During our move to California, and on our recent move back to the East Coast, we drove the same route cross-country. This consisted of only five highways in the US: Interstate 81 (Virginia, Tennessee,) Interstate 40 (Tennessee, Arkansas, Oklahoma, Texas, New Mexico, Arizona,) Routes 85 and 17 (connections in Arizona,) and Interstate 8 (Arizona, California.) The two ends of this road trip could not be any more opposite of one another, from the rolling green of the Blue Ridge Mountains to the dry California mountains covered in boulders and chaparral. Each environment is absolutely breathtaking and holds a very special place in my heart. This drive offers even more in the middle, from the plains of Oklahoma to the mesas of New Mexico. Beautiful, gorgeous, amazing.
One thing I don’t think I ever realized before moving to Southern California though is just how many different types of desert exist in our country. It seems that each time you crest a hill in the Southwestern United States you could potentially be coming back down on the other side to a completely different kind of desert. And this isn’t an exaggeration…I don’t know how many times we’d climb a hill in chaparral country and begin going down a grade into boulder country, two very different landscapes divided only by raised land and forces of nature.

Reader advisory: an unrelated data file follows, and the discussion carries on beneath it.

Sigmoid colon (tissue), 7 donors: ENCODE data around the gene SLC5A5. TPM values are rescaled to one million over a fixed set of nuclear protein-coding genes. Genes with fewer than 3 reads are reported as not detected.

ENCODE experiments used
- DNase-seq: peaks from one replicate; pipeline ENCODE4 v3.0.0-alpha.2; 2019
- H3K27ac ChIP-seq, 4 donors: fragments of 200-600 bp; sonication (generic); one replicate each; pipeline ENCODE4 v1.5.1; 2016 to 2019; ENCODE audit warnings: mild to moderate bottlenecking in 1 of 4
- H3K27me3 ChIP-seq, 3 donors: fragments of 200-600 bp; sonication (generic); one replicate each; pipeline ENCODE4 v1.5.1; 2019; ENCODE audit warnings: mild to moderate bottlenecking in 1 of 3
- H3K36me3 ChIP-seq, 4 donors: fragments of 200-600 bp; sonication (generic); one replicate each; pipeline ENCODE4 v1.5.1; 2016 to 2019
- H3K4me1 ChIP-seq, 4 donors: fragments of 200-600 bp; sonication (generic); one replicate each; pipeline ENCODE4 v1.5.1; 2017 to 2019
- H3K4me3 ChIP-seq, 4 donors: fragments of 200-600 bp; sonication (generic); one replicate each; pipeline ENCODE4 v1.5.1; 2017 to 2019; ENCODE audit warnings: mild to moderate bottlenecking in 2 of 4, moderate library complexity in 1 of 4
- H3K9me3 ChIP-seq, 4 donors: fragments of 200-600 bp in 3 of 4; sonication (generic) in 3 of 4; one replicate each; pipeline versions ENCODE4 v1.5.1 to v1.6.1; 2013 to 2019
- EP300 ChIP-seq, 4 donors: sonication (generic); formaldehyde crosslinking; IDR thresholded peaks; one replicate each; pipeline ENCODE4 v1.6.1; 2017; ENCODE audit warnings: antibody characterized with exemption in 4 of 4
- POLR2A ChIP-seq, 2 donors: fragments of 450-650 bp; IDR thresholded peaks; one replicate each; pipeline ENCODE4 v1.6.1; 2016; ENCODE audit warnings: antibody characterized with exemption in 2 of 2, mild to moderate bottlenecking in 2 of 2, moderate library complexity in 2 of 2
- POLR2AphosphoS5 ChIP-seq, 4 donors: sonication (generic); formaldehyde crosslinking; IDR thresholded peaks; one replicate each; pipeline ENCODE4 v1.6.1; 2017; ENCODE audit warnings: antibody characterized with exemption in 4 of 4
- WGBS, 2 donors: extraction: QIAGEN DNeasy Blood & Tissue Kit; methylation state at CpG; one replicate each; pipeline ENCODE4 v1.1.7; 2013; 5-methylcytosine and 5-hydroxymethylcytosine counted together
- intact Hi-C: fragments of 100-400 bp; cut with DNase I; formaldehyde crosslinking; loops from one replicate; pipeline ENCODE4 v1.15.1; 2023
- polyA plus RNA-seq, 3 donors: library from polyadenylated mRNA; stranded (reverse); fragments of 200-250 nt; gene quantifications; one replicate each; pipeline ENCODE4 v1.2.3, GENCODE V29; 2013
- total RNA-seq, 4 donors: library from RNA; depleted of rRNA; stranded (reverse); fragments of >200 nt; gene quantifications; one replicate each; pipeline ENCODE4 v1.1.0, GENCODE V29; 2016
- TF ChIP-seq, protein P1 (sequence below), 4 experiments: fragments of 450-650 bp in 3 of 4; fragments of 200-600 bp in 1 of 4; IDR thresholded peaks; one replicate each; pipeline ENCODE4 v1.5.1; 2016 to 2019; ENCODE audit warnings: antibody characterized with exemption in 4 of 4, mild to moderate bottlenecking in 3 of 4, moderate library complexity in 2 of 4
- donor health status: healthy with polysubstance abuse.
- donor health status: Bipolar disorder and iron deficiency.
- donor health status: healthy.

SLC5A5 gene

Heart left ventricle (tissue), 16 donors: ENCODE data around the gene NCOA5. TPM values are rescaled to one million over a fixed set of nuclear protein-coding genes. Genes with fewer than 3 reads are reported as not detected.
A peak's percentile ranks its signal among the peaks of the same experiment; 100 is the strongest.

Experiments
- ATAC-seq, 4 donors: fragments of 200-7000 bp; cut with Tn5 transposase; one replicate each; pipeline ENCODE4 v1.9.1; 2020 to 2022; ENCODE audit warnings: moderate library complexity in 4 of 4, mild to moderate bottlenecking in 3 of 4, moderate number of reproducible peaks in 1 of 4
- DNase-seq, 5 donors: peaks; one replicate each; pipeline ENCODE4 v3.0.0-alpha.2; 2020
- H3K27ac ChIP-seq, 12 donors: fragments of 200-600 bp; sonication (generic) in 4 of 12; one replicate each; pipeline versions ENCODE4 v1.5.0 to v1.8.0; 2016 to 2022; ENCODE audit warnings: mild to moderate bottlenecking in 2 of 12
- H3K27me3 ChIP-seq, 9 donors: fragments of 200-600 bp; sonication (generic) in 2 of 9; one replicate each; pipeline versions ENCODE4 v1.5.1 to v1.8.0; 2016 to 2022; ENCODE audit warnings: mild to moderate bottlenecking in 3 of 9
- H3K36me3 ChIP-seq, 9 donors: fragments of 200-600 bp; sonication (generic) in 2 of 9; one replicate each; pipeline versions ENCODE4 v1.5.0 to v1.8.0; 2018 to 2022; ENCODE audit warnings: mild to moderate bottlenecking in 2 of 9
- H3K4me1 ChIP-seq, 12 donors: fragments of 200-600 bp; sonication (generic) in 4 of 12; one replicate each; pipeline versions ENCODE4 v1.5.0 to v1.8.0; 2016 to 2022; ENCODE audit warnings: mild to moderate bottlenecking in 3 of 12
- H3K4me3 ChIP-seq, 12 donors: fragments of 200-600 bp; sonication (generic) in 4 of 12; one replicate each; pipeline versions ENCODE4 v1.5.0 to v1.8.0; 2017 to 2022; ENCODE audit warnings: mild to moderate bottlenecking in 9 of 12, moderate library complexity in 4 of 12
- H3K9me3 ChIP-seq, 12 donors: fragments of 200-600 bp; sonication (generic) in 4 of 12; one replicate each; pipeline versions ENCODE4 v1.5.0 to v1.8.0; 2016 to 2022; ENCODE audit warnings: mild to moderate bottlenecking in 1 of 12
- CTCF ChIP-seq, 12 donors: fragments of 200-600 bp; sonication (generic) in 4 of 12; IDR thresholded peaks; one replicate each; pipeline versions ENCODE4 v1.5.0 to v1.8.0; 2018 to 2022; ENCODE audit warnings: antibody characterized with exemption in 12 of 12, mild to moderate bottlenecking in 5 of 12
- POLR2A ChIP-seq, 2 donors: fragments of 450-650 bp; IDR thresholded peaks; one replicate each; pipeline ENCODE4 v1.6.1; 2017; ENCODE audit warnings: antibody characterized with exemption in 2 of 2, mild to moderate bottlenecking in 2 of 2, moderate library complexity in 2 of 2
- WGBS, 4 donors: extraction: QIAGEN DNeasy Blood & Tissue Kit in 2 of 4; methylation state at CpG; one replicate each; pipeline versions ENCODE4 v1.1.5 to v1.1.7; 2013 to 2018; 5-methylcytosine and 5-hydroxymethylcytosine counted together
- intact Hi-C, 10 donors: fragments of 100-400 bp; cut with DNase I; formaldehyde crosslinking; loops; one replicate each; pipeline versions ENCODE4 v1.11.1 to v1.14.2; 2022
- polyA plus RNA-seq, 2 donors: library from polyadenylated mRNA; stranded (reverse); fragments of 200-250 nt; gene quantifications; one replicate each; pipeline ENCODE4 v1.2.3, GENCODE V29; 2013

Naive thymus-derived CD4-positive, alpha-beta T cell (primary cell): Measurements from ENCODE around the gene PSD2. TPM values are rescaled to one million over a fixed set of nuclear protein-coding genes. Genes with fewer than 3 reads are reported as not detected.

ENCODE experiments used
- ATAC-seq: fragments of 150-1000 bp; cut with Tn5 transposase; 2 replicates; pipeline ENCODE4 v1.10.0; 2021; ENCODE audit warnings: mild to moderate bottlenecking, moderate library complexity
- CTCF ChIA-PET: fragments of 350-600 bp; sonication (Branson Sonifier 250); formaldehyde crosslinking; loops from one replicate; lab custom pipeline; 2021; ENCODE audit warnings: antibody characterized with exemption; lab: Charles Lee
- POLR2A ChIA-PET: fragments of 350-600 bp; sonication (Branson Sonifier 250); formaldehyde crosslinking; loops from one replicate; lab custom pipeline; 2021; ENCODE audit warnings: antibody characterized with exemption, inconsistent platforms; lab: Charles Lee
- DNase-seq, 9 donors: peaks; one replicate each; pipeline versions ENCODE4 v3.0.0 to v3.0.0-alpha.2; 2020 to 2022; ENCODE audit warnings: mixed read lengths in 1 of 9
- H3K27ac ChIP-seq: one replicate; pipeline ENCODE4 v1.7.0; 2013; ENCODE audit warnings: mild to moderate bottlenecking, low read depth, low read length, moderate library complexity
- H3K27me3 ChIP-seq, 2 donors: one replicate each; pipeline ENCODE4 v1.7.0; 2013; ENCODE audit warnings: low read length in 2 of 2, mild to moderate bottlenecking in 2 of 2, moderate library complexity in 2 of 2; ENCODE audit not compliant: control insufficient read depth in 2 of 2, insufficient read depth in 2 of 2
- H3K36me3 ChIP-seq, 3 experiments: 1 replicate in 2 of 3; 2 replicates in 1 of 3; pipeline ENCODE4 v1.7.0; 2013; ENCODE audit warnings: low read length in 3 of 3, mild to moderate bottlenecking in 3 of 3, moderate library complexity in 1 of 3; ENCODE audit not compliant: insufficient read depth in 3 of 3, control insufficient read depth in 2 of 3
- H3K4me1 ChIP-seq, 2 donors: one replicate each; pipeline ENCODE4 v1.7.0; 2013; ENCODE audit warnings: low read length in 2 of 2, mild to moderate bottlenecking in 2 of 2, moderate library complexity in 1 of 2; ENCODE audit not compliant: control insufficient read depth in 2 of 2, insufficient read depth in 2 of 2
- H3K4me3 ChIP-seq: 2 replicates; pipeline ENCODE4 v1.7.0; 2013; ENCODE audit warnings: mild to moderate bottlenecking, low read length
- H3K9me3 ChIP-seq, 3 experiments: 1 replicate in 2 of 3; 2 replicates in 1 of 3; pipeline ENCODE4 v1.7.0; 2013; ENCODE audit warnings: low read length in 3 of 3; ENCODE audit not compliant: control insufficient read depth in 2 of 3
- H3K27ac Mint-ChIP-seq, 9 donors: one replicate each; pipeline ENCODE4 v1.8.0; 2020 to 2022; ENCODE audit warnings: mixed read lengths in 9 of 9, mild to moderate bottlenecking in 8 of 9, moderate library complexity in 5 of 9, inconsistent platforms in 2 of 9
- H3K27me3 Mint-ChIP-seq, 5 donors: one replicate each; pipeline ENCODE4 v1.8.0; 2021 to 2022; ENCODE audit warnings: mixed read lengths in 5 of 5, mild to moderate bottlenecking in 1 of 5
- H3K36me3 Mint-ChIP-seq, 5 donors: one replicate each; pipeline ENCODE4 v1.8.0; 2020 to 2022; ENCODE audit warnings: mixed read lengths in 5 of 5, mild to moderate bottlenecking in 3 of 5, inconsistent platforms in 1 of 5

The of the most diverse stretches of the Southwest lies between California and western New Mexico. On our trip from west to east I was sure to capture as many different types of these landscapes as possible as we made our way across, from the Sahara-like sands of the Imperial Sand Dunes to the high hills covered in saguaro cactus. (And don’t forget the incredible red rocks of Sedona, which we bypassed on our most recent trip through the area.)
I’ll just let my photos do the talking for the rest of this post. I wish that everyone could have the opportunity to see this gorgeous part of the US and experience the various changes with their own eyes!